Why Listening to My Toddler Helped Me Write My Next Blog Post

by Gabe Arnold

Those of you with toddlers know exactly what I’m going through now with my own. He puts together some elaborate, intricate stories, peppers every sentence with the question, “why?”, and truly cares about his audience. The more I thought about his actions, the more I realized that his creativity and passion for everything from blocks to movies is really a good way to approach blogging.

Toddlers Crave Connection


“Why?” seems to be one of the most common questions parents of toddlers hear. On an hourly — or even more frequent basis — toddlers want to know the reason and cause of every possible variable in their lives. At this time in their lives, their language skills develop while “their curiosity, imagination, and creativity skyrocket.” Most doctors and parenting experts recommend finding a way to connect with children, giving them more details, as what they’re really looking for is meaningful interaction rather than the true causal relationship.

Blogging is about connecting with your readers. You provide them with valuable information that helps them get to know you and your brand. When you blog, you’re taking the questions they’ve asked and giving them the answers they are unconsciously looking to receive.

Toddlers Are Inquisitive


Going back to the repetitive “Why” asked by toddlers. If you’ve connected with them and they really, truly want to know why, they will ask. Getting to the root of the situation or event is something toddlers are skilled at discovering.

There’s a reason content marketing analysts, organizations, and experienced copywriters themselves have come to agree that journalists make some of the best content marketers and copywriters. While marketing isn’t their strongest suit, getting to the source of a situation is, and journalists understand the importance and value of connecting with their readers and finding out the information their audience is truly seeking. They know what questions to ask, and how to ask them to get the answers they need.

To write a good blog, you have to be willing to dig to find the information your audience wants to read, and in order to learn more about your audience and the topics that most interest them, you need to be inquisitive.

Toddlers Are Persistent


Even if you connect with and answer your toddler, with the best possible answer, if they aren’t satisfied, they will continue asking the same question. They may re-word it, but if a toddler has set his or her mind on an idea or action, nothing will get in the way of seeking the thought or activity through to completion.

Blogging is not something that turns someone into an overnight success. You might spend months writing interesting, engaging, and compelling blog posts, but if you’re not publicizing them or telling others about your activity, your blog will most likely not see the level of readership and engagement that you would hope for.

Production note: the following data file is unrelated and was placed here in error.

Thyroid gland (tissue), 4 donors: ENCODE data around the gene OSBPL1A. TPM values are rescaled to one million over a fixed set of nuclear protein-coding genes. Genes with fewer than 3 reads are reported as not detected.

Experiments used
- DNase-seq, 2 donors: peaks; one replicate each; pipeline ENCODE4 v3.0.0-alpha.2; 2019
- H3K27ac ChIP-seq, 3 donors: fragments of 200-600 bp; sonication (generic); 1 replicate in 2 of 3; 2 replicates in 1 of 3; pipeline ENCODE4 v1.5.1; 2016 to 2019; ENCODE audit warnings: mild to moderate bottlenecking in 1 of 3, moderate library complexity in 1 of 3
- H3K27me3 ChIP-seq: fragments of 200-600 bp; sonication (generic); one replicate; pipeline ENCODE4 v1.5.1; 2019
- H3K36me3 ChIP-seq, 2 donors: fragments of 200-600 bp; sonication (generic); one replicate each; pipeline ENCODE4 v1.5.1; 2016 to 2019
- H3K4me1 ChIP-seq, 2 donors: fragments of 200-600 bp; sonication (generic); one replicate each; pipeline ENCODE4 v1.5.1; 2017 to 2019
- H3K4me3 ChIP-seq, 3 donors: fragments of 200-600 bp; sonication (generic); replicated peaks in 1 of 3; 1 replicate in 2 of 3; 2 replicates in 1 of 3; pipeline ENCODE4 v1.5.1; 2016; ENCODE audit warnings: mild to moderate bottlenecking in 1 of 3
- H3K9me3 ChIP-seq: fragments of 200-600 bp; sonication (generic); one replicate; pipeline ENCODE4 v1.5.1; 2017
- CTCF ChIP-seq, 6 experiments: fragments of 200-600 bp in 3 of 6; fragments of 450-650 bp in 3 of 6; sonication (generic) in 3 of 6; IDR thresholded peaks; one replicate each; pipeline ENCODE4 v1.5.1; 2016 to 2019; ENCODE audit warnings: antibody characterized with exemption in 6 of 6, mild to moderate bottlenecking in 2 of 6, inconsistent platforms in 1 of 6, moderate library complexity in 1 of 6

At the first sign of trouble or discomfort, most toddlers do not turn away and drop their subject at-hand. Adults, on the other hand, may back away, get skittish, or avoid the situation. This can be problematic, since these are often the precise situations that can cause someone to learn and grow. Toddlers don’t give up if something doesn’t go the way they’d planned, and neither should you.

Toddlers Are Forward-Thinkers

While toddlers never give up, they also are able to see that just because they don’t have an ability right at one moment doesn’t mean they will never have that ability. They are willing to step outside their comfort zone, find and connect with people who are outside their circle, and look forward with hopeful anticipation to the day they truly understand.

For toddlers, this visionary mentality may apply to walking, riding a bike, or going to preschool; for adults, this could be putting your feelings out there for your audience, expressing an uncomfortable point of view, writing about topics outside of your area of expertise, or even starting your blog. All of these may be situations that cause stress now, but will help further your blog, content marketing, and business.

Toddlers Look for the Best

A toddler trusts their parents, siblings and other adults, and we can do the same when we are writing our blogs. Look for the best in your business, the best in your life, and strive to give your best each time you write. Making sure that you give your audience high-quality, engaging blog posts will bring you the greatest success possible.

What’s something you’ve learned from a toddler in your life, and have you been able to implement them into your blogs? Share what you’ve learned! If you’re looking for a better blog post and don’t have a toddler, call us. We have a qualified team of experts who can help you publish top-notch content that won’t leave you asking “Why?”

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